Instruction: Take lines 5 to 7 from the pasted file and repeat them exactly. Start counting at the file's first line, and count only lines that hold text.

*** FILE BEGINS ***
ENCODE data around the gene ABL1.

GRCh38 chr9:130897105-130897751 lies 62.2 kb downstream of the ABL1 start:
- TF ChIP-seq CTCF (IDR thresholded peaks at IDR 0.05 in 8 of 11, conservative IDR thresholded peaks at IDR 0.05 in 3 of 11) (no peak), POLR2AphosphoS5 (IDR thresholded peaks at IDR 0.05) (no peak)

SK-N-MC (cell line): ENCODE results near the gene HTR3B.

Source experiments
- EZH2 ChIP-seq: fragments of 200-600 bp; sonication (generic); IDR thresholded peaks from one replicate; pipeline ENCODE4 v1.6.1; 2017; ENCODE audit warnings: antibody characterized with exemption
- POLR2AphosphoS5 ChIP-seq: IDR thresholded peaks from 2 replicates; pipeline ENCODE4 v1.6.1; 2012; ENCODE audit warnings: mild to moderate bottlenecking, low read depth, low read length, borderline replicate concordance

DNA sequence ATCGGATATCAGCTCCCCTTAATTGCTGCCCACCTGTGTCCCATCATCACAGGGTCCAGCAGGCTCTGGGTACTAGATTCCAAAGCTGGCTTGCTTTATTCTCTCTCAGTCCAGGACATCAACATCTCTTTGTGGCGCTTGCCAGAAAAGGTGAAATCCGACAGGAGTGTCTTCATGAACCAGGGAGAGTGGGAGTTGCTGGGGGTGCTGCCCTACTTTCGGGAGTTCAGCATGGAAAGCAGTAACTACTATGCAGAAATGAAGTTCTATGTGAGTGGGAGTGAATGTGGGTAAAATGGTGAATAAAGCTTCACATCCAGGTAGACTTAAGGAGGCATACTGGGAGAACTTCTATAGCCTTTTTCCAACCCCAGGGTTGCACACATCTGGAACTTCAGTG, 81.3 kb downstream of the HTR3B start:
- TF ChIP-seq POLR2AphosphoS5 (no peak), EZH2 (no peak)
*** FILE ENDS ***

Source experiments
- EZH2 ChIP-seq: fragments of 200-600 bp; sonication (generic); IDR thresholded peaks from one replicate; pipeline ENCODE4 v1.6.1; 2017; ENCODE audit warnings: antibody characterized with exemption
- POLR2AphosphoS5 ChIP-seq: IDR thresholded peaks from 2 replicates; pipeline ENCODE4 v1.6.1; 2012; ENCODE audit warnings: mild to moderate bottlenecking, low read depth, low read length, borderline replicate concordance